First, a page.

A couple of weeks ago, a story in my weekly suburban newspaper caught my eye. The title of the piece was “Hoisting a Business” and told the story of 18-year-old Anthony Waddle, a former high school pole vaulter who has set up a school in his parent’s backyard to train the sport to other kids. He charges $100/month with a $40 annual registration fee. His goal is to have 40 students and an indoor facility.

I’m always on the lookout for unique ways that people make a living without a job, of course. Another local favorite is a story about Dr. Michael Crovetti, who runs a sports medicine academy. Not only has Dr. Crovetti performed 8,000 surgeries, he started another business called Skeletal Metal, a jewelry business that sells bracelets, rings, earrings and pendants made from the same types of steel plates he used to pin together broken bones.

Examples of the entrepreneurial spirit are all around, but unless you’re tuned in, you’ll miss the good stories. If you’re going to be part of the revolution, it seems obvious to be curious and inspired by the things others are doing. 

A few years back, CBS Sunday Morning began a story about Chuck Leavell, a tree farmer in Georgia. I looked up from my crossword puzzle thinking his name sounded familiar. Since I don’t know any Georgia tree farmers, I was a bit perplexed until the story unfolded and we learned that Leavell has a second occupation playing keyboards for the likes of Eric Clapton and the Rolling Stones. A devoted environmentalist, he studied agronomy while riding on tour buses. The piece was a fascinating study of making room and time for diverse passions.

Just yesterday, there was Zappo’s founder Tony Hsieh sharing his business philosophy with Oprah (via Skype from his headquarters just down the road from me). I’ve been paying a lot of attention to him lately so I was curious to see what he had to say. He may be the most unassuming executive around, but he really got my attention when he said, “We believe in chasing the vision, not the money.” Chasing the vision has led him to design a workplace this is wonderfully wacky while being wonderfully efficient.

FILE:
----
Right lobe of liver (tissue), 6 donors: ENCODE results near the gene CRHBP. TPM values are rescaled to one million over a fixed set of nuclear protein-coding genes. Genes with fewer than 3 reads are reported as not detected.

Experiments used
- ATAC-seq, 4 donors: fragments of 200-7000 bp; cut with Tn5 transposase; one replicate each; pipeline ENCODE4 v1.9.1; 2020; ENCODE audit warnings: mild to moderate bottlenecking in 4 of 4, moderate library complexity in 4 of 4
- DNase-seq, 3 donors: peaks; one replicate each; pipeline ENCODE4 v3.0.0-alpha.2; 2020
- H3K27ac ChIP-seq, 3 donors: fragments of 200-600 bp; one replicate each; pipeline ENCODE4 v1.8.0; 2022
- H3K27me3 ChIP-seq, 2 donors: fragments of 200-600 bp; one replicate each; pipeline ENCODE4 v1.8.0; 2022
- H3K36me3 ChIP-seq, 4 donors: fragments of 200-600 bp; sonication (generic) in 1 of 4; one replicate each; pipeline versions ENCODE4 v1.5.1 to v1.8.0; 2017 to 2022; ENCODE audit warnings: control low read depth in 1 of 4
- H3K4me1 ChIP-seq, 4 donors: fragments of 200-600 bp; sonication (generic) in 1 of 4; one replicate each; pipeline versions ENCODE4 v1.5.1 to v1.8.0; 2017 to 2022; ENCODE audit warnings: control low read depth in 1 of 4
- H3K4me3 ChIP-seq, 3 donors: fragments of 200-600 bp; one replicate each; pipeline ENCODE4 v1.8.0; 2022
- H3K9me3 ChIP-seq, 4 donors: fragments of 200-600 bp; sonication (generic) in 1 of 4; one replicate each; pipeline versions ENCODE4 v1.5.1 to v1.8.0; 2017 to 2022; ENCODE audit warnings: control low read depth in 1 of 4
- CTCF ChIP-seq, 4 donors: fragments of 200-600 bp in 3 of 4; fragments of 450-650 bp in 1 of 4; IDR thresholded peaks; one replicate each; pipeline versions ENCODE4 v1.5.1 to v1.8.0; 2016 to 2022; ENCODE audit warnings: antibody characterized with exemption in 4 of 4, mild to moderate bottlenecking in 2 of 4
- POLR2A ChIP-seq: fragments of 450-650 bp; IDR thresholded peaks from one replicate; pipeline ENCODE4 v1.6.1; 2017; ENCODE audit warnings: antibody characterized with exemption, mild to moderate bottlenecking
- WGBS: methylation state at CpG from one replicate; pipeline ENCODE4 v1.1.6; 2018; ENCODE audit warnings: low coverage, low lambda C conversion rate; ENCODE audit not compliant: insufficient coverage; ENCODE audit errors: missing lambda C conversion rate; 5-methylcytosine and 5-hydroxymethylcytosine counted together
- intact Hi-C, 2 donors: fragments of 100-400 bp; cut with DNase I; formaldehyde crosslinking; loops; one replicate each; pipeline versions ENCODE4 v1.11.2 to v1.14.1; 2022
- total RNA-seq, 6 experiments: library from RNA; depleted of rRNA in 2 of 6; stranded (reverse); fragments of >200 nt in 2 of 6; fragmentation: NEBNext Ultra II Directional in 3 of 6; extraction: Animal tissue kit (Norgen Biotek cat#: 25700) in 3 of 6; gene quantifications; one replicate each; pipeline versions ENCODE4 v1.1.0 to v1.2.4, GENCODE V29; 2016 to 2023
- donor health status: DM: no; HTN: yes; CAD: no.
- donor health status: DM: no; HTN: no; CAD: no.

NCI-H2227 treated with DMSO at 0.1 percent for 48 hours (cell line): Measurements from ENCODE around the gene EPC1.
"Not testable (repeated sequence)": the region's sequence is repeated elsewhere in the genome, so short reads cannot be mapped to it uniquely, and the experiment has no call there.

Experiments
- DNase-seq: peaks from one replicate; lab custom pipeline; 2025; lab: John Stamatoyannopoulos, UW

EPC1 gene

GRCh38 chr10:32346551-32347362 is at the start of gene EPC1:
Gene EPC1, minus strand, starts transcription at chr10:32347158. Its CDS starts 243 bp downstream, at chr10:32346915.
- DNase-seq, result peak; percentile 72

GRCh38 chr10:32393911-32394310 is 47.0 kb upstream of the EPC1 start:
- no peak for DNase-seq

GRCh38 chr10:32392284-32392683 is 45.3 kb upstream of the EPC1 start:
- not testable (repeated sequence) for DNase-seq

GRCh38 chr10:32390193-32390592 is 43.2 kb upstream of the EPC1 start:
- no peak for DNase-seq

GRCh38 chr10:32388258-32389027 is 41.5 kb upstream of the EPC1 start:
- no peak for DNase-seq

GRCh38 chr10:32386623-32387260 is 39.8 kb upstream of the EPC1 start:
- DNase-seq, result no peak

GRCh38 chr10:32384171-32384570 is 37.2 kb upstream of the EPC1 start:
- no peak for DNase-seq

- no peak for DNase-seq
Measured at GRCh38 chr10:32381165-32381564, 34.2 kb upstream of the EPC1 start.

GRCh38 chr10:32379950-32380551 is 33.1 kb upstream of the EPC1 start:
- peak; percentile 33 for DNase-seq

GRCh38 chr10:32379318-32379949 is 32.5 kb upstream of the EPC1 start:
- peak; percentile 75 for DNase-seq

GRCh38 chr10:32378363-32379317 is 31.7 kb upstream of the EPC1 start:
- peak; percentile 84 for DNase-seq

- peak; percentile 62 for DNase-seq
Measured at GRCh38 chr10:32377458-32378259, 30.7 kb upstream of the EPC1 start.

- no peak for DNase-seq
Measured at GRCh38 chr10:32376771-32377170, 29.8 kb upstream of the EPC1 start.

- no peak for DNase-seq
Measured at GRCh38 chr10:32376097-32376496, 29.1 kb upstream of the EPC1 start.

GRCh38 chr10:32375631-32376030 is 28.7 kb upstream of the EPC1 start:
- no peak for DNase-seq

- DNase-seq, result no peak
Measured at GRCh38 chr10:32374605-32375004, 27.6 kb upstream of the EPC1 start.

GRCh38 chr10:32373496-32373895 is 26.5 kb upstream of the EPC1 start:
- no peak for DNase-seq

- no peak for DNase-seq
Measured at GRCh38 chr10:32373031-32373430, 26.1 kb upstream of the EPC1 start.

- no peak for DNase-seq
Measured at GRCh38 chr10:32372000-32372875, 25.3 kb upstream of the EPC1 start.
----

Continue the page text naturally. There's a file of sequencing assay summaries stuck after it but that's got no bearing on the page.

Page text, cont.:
That’s not Zappo’s only guiding principle, however. Here’s their mission statement. Feel free to borrow.

Deliver WOW Through Service

Embrace and  Drive Change

Create Fun and A Little Weirdness

Be Adventurous, Creative, and Open-Minded

Pursue Growth and Learning

Build Open and Honest Relationships With Communication

Build a Positive Team and Family Spirit

Do More With Less

Be Passionate and Determined

Be Humble


When my sisters and I used to spend time together, someone always went home with a new hair color. These days we’re more apt to be gathered around a computer, as we were on Thanksgiving showing Becky how to upload her photo on her new Facebook page.

I am appreciative and thankful that my siblings are curious adults who teach me all sorts of things. The day before Thanksgiving, my sister Margaret and I made a trip to Lowe’s, a place I find mildly intimidating. Going with Margaret is a different experience, however, since it’s more like visiting a museum. We had gone to buy some mundane safety treads for my bathtub. I left with a new light fixture for my kitchen which Margaret assured me I could install myself. “If you get stuck,” she said, “call and I’ll walk you through it.” We’ll see.

Because one of the things I am especially thankful for is the free enterprise system, it’s not surprising that I came across all sorts of stories that added to my joy during this holiday week. On my drive from Las Vegas to California, I always listen to an audiobook and I picked a good one, even though I knew nothing about it. Good Business by Mihaly Csikzentmahalyi takes a look at how visionary entrepreneurs create an environment that allows for flow, that optimal state of creativity that the author brought to our attention back in 1991 through his bestselling book Flow. He shares many ideas that an entrepreneur running a tiny business will find useful. And the quotes from Anita Roddick are profound.

Margaret, who had been a volunteer for the Obama campaign, told me a terrific story about Scott Jacobs, a 22-year-old local artist was was evicted from his house on Election Day. He took a half-finished painting of Obama that he’d been working on and set up his easel in front of Ben & Jerry’s, who were giving away free ice cream to anyone who had proof they’d voted. Jacobs attracted a lot of attention–and suddenly his life got much better before the day was over. You can read this great story at the Ventura County Star.

Entrepreneurial artists were already on my mind thanks to a piece in the NY Times called Transforming Art Into a More Lucrative Career Choice. Check it out.

Guy Kawasaki, another personal favorite, has an article called The Art of Bootstrapping that is worth a look. Actually, it’s worth printing out and rereading on a regular basis.

Finally, the latest issue of Newsweek has a Turning Point article by Carlos Mencia called Laughing in the Face of Change. It begins, “Right now, a lot of people are losing their jobs. They’re saying ‘Oh, my God, what am I gonna do?’ I’m here to tell you, this is your chance. Paint. Put out a rap album. Design a car. Do whatever you’ve always wanted to do….Why am I so confident about this? Because I had one of those turning points in my life: long before Comedy Central came calling, I used to be headed for a degree in engineering.” Read the rest of the story. It’s great.